Hemangioma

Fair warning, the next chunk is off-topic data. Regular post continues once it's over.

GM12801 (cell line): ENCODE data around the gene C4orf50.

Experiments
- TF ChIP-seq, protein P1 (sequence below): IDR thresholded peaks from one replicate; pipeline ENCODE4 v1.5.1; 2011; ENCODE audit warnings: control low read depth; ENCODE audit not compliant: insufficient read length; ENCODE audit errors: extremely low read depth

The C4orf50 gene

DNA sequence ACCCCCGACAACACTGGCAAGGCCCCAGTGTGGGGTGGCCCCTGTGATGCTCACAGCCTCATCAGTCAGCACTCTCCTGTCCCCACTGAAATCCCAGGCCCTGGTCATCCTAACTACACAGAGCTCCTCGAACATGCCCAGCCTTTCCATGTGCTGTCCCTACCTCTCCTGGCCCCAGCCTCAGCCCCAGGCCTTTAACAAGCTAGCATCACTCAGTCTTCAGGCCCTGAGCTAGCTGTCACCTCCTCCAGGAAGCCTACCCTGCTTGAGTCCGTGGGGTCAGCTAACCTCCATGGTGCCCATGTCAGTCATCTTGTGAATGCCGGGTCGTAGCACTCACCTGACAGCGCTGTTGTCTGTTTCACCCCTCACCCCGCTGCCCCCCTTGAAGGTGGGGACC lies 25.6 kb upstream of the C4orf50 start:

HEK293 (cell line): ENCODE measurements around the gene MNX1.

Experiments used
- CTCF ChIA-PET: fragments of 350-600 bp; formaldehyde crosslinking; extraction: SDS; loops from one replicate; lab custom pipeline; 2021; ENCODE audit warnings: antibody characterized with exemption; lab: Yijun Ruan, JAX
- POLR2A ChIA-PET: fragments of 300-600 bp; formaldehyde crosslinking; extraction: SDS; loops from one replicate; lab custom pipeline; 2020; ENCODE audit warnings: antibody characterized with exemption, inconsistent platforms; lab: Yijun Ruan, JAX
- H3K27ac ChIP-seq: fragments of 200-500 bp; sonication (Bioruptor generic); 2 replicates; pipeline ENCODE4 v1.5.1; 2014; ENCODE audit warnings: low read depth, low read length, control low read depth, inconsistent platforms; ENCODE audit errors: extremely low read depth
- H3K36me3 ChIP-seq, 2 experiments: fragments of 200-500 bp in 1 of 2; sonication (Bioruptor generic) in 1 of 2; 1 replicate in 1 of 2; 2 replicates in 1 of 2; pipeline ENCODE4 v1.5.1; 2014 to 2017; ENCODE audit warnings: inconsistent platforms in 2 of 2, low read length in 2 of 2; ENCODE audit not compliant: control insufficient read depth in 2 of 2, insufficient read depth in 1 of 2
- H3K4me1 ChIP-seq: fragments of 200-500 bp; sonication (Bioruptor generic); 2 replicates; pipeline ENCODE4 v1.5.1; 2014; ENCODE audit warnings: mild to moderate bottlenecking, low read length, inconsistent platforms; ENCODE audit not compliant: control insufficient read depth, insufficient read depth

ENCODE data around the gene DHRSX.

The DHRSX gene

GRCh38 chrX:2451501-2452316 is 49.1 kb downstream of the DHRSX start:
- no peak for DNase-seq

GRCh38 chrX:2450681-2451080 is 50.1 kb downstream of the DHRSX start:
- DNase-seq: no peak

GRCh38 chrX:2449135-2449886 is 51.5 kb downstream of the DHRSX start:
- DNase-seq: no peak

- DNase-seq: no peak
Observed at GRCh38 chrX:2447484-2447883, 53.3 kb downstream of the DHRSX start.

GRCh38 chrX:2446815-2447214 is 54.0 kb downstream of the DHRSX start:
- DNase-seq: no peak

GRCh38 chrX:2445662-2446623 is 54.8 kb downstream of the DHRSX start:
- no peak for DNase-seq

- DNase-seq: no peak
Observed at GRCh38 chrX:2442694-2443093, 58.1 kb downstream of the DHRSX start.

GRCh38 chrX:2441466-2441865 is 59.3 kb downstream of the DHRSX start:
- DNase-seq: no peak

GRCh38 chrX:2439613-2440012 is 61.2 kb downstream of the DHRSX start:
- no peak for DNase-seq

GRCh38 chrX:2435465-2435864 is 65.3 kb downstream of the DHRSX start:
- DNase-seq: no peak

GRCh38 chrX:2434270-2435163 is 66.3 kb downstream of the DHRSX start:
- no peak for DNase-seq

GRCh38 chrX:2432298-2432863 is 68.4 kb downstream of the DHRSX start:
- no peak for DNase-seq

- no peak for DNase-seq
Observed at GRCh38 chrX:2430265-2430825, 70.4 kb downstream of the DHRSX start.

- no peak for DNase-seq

A hemangioma is a kind of tumor created by a complex mass of blood vessel cells that become filled with blood. Hemangiomas can be congenital and occur more commonly in children. They typically occur on the skin and usually disappear over time. They occur more frequently in women than in men. This is true because, although the causes of hemangioma are unknown, their development is thought to be related to estrogen. Hemangiomas do not usually cause symptoms that cause significant limitations of function. However, the degree to which a hemangioma affects your functioning in daily life would depend on the body system it affects. In adults a hemangioma might occur in the liver and could cause problems with liver function that could affect multiple other body systems. In a case like that, your disability would be determined by the severity of the dysfunction of your liver and the resulting limitations your liver disease causes you in your daily life. Liver disease can typically result in fatigue, malaise, nausea and abdominal pain. If these symptoms would prevent you from attending work regularly or cause you to need to rest away from the work station more often than is usually allowed in the work place, then you could be considered disabled for those reasons. This is true for any other body system that your hemangioma affects.